By Nicholas Bryant
Friday 11th August 2000
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|IN DARK: Richard Riddiford was out of the country when the winemaker listed|
Until two weeks ago Palliser Estate shares were traded privately by Wellington broking house Ord Minnett.
But that arrangement did not suit two investors, Roger Gaskell and Malcolm Small, who had the company listed on the secondary board but neglected to tell its directors.
Companies do not need the consent of their directors to list on the grey market.
Professional investors Mr Gaskell and Mr Small claimed the private trading arrangement was unfair as the shares were getting fed only to a select few.
The pair believed the price was being set on an arbitrary basis with no clear buyer or seller information and no bids or quotes.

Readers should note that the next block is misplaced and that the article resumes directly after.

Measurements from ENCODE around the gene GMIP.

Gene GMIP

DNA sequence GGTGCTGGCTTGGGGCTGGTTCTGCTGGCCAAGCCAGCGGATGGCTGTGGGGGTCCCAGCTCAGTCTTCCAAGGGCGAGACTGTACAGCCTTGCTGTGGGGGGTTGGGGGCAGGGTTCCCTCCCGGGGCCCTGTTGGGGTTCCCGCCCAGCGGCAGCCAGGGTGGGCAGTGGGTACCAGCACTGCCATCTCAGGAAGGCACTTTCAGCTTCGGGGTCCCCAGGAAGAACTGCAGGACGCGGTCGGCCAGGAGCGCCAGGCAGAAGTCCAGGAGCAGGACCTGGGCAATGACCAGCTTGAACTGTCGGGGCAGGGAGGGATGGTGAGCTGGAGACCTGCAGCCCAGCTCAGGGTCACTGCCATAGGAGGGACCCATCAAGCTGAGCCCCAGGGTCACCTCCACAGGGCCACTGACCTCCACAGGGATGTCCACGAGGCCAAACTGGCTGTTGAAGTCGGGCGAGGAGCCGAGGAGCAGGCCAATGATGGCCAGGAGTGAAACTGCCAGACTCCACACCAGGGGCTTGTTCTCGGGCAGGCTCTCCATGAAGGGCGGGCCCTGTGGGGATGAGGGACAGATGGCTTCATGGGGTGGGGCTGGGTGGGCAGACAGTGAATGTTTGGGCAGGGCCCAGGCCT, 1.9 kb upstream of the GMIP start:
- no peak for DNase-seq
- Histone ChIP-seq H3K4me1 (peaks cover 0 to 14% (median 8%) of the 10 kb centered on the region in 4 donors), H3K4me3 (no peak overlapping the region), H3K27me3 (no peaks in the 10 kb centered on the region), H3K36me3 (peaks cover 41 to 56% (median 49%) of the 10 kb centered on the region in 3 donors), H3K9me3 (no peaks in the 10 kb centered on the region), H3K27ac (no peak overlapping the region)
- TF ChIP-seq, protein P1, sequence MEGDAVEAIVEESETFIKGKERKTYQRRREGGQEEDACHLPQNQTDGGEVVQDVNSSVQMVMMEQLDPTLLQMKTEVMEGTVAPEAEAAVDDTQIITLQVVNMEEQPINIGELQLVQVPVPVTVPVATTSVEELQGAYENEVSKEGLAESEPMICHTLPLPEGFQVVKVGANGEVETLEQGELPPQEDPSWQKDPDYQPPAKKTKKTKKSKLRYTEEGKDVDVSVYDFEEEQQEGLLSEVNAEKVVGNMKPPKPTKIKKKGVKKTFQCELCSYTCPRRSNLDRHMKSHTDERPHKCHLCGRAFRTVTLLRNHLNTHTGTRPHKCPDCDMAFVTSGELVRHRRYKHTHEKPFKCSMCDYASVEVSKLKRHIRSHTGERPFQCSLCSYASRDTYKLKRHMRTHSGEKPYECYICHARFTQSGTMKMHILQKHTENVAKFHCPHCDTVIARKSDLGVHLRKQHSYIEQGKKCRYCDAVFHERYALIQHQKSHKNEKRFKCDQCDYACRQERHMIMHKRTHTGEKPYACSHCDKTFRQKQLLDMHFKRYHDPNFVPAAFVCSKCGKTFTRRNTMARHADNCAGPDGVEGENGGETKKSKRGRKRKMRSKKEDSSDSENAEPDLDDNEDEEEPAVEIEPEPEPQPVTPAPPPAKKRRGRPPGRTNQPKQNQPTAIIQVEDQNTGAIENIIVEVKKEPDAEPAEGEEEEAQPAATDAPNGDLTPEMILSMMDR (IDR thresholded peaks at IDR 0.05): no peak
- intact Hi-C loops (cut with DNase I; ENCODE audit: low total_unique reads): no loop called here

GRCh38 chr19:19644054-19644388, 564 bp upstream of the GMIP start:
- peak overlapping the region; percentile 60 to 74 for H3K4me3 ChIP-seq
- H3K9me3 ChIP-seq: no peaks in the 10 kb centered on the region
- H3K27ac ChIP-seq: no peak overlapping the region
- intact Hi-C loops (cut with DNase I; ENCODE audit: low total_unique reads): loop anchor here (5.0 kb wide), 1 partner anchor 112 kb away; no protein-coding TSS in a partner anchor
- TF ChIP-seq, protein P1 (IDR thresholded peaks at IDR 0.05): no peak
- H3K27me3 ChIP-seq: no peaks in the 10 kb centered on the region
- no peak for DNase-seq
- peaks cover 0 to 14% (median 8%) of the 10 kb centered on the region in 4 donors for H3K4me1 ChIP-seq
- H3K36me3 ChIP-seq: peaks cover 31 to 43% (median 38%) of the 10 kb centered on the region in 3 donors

Their claims were backed up this week by Cavill White Securities broker Derek Wickenden who said only certain people could get their hands on Palliser stock.
"Unless you were a friend of Ords, as I understand it, you just couldn't facilitate any shares at all, even if you were willing to pay 10c more than what they were pushing the shares through at," Mr Wickenden said. He said since listing there had been one sale of 5000 shares at $3.50, whereas the previous sales before Palliser came to the board were about $3.10.
Mr Riddiford said he did not know how the company came to be quoted on the secondary board as he was out of the country when it happened.
Among the 300-odd Palliser Estate investors are a who's who of Wellington society.
National Party deputy leader Wyatt Creech is a part-owner and other investors include former Credit Suisse First Boston stockbroker Falcon Clouston, who sold the winery its land, and Direct Capital's Ross George.
With 3.78 million shares on issue, Palliser Estate listed in its annual report to June 30 shareholder funds of $6.7 million and total assets of $7.5 million.
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